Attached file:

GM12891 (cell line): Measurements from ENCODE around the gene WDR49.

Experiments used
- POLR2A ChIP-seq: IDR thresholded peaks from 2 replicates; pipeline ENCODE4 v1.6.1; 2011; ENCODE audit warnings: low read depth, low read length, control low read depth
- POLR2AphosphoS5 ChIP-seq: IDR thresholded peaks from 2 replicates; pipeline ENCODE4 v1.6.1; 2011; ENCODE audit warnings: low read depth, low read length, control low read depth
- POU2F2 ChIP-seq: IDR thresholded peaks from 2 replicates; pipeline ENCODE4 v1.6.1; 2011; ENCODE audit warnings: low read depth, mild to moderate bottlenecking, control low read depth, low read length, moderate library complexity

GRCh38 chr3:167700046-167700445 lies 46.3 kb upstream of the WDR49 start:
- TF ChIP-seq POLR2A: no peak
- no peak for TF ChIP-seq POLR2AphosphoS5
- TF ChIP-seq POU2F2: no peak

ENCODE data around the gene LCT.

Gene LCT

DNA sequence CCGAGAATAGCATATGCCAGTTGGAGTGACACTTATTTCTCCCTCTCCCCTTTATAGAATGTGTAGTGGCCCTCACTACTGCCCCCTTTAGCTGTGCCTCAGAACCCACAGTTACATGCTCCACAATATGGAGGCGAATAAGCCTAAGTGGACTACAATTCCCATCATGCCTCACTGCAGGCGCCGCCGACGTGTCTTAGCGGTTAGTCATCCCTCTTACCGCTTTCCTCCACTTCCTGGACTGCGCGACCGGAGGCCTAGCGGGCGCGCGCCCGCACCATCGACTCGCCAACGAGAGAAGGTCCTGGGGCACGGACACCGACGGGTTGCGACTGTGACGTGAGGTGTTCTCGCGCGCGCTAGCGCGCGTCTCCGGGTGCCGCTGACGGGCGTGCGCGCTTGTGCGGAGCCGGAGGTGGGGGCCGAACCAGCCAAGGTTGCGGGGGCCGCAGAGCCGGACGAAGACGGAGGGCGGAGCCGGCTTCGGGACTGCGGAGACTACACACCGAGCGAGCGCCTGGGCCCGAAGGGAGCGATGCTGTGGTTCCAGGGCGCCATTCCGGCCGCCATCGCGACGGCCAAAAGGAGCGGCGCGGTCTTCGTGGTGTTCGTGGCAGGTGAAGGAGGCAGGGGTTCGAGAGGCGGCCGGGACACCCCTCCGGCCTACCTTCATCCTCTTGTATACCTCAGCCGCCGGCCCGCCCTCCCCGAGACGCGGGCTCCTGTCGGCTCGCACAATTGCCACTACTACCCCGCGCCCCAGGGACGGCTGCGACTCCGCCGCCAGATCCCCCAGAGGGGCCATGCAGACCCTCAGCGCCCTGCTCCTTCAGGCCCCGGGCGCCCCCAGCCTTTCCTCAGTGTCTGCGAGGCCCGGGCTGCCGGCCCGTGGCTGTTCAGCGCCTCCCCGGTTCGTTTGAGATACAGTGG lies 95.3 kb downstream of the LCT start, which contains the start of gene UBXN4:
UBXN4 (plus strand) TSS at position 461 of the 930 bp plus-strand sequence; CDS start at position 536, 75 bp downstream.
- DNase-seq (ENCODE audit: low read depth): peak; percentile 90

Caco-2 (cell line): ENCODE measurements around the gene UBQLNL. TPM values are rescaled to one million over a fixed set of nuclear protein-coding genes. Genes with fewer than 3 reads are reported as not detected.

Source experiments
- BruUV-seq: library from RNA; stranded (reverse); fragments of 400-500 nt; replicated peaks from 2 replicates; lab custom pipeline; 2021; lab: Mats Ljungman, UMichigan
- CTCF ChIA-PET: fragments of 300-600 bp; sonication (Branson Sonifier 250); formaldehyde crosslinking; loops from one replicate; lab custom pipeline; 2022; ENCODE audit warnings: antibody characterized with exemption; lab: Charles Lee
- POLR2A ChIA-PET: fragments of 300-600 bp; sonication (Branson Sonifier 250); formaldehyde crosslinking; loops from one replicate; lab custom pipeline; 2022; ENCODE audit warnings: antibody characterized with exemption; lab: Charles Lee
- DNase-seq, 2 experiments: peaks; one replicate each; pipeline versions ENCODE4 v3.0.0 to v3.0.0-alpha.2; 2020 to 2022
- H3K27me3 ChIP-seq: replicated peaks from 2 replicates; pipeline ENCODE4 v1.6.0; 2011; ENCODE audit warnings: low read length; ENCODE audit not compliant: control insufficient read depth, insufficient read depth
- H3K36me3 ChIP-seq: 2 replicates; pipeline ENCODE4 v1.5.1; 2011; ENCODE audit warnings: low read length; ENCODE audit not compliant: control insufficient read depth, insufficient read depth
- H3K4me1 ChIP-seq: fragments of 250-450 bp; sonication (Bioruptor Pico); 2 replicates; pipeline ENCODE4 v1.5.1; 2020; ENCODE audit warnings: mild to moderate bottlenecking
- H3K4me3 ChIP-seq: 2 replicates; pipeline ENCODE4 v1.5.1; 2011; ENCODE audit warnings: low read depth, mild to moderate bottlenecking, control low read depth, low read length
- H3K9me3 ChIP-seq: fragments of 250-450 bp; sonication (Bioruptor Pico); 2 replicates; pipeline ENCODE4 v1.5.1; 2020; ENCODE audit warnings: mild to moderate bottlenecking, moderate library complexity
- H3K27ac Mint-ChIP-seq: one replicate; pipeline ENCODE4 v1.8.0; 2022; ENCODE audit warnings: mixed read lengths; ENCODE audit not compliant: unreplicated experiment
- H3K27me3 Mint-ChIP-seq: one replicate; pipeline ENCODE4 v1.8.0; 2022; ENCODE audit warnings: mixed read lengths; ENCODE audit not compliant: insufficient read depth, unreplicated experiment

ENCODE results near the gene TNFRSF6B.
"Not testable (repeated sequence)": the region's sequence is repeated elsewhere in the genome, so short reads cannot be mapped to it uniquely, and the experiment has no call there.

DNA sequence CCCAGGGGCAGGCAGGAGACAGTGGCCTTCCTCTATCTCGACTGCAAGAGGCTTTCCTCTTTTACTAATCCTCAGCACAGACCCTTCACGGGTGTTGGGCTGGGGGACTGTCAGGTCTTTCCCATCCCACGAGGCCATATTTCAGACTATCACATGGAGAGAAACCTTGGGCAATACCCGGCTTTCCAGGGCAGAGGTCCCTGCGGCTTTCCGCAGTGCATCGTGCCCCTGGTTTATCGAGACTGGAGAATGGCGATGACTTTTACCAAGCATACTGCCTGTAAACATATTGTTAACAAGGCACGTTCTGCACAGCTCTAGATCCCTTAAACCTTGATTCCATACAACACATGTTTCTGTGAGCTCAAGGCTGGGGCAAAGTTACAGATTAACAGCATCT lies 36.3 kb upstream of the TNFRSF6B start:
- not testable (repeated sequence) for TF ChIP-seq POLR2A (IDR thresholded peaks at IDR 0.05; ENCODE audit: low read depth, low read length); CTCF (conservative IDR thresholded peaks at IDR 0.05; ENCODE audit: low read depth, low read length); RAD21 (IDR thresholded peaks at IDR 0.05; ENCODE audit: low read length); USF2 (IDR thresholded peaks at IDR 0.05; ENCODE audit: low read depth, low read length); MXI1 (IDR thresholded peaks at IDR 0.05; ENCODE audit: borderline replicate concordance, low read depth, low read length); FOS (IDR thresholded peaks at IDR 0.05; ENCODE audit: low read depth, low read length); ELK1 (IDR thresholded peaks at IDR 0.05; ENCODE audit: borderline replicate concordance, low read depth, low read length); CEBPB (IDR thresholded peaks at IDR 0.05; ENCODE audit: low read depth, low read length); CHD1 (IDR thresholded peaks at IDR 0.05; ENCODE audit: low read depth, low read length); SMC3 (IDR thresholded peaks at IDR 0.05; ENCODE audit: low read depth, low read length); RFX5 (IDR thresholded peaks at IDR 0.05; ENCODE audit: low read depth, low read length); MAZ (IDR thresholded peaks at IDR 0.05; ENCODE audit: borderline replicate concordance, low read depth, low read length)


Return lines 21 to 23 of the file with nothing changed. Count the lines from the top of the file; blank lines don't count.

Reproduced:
- H3K27me3 ChIP-seq: replicated peaks from 2 replicates; pipeline ENCODE4 v1.6.0; 2011; ENCODE audit warnings: low read length; ENCODE audit not compliant: control insufficient read depth, insufficient read depth
- H3K36me3 ChIP-seq: 2 replicates; pipeline ENCODE4 v1.5.1; 2011; ENCODE audit warnings: low read length; ENCODE audit not compliant: control insufficient read depth, insufficient read depth
- H3K4me1 ChIP-seq: fragments of 250-450 bp; sonication (Bioruptor Pico); 2 replicates; pipeline ENCODE4 v1.5.1; 2020; ENCODE audit warnings: mild to moderate bottlenecking